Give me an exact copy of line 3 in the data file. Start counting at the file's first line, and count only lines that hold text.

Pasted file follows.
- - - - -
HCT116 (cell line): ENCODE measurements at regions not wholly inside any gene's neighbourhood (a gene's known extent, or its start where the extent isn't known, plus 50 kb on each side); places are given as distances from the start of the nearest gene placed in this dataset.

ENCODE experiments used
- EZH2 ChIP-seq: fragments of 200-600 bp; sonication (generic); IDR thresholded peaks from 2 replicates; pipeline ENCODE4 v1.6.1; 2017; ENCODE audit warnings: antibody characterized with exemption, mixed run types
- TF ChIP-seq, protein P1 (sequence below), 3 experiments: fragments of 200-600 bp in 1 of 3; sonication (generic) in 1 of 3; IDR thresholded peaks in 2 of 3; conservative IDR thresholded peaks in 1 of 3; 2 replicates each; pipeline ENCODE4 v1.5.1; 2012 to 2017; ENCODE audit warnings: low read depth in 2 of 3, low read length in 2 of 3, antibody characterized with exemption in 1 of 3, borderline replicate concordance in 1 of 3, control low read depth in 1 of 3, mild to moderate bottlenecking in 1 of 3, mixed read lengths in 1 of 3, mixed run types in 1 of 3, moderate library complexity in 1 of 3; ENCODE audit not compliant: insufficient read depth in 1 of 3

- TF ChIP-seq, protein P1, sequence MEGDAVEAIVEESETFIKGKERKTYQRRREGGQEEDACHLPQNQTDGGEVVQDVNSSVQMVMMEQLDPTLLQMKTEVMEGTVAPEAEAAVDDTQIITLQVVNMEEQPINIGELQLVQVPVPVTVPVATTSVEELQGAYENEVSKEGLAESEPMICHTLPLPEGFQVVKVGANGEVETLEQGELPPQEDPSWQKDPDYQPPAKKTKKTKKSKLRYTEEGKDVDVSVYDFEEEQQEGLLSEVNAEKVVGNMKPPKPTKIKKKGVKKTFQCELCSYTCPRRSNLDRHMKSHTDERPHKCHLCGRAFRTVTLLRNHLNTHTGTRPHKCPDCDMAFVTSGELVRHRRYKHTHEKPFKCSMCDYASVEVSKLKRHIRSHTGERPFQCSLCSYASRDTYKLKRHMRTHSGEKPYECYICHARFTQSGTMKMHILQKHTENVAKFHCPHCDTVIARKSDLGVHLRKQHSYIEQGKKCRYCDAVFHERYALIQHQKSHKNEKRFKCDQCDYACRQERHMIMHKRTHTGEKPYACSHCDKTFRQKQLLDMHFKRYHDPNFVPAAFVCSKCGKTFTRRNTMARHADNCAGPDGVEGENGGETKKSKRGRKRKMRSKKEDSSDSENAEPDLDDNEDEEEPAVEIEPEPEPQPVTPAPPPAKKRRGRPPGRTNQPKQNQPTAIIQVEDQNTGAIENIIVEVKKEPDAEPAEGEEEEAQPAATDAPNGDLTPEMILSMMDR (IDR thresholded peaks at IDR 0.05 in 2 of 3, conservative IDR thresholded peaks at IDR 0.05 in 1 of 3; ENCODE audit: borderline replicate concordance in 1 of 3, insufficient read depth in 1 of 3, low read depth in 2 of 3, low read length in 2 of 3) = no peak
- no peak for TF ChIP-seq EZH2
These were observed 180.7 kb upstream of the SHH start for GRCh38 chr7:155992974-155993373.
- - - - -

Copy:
- EZH2 ChIP-seq: fragments of 200-600 bp; sonication (generic); IDR thresholded peaks from 2 replicates; pipeline ENCODE4 v1.6.1; 2017; ENCODE audit warnings: antibody characterized with exemption, mixed run types